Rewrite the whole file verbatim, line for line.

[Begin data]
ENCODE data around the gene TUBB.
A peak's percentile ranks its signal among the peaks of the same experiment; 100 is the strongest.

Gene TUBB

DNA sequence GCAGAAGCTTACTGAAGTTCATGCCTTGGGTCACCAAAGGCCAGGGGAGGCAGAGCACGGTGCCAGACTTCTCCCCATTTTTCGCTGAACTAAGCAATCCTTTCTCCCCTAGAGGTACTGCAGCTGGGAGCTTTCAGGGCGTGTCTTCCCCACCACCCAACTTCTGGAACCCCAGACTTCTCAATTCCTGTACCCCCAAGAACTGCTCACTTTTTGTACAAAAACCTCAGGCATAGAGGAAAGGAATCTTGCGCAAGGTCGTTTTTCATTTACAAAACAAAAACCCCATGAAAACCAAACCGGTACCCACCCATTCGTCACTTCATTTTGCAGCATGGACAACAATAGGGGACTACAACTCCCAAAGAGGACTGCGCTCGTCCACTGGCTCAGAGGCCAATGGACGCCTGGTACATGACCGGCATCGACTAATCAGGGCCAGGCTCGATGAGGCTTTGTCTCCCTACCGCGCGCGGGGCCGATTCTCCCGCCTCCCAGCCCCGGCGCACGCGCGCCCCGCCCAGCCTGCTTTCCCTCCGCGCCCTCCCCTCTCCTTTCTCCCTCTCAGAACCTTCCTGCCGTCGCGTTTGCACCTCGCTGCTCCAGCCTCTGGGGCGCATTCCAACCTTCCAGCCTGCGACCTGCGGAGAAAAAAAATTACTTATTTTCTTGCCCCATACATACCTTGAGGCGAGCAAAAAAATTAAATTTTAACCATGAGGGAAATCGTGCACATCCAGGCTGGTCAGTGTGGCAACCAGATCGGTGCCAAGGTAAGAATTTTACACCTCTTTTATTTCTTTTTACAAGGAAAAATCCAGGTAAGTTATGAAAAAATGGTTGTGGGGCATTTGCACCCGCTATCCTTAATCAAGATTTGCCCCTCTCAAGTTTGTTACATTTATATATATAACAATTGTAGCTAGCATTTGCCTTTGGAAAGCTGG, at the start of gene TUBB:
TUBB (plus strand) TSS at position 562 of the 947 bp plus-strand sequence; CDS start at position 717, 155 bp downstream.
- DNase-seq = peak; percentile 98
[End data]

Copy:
ENCODE data around the gene TUBB.
A peak's percentile ranks its signal among the peaks of the same experiment; 100 is the strongest.

Gene TUBB

DNA sequence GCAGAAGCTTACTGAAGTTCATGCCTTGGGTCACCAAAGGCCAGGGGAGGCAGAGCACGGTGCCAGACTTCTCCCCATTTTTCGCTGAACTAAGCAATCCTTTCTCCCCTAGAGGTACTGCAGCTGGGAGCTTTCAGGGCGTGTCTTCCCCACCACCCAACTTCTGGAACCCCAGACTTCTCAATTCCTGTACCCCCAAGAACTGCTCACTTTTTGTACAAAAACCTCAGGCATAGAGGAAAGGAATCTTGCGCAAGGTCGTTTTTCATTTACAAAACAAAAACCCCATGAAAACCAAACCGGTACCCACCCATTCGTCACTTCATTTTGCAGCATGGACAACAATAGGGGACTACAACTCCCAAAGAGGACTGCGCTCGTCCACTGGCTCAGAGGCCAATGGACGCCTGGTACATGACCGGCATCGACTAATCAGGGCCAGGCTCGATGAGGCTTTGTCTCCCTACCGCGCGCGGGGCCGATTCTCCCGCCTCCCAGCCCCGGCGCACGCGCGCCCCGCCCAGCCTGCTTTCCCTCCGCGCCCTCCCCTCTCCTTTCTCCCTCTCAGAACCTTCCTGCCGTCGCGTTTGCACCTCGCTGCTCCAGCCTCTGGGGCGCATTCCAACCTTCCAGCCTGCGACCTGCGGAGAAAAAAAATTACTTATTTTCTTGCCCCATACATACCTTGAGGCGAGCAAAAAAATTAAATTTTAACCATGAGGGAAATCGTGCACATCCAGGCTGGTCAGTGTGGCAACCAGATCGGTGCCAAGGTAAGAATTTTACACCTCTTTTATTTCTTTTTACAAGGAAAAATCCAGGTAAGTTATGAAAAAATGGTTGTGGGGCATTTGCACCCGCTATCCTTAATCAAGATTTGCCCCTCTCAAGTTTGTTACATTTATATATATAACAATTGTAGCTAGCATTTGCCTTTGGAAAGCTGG, at the start of gene TUBB:
TUBB (plus strand) TSS at position 562 of the 947 bp plus-strand sequence; CDS start at position 717, 155 bp downstream.
- DNase-seq = peak; percentile 98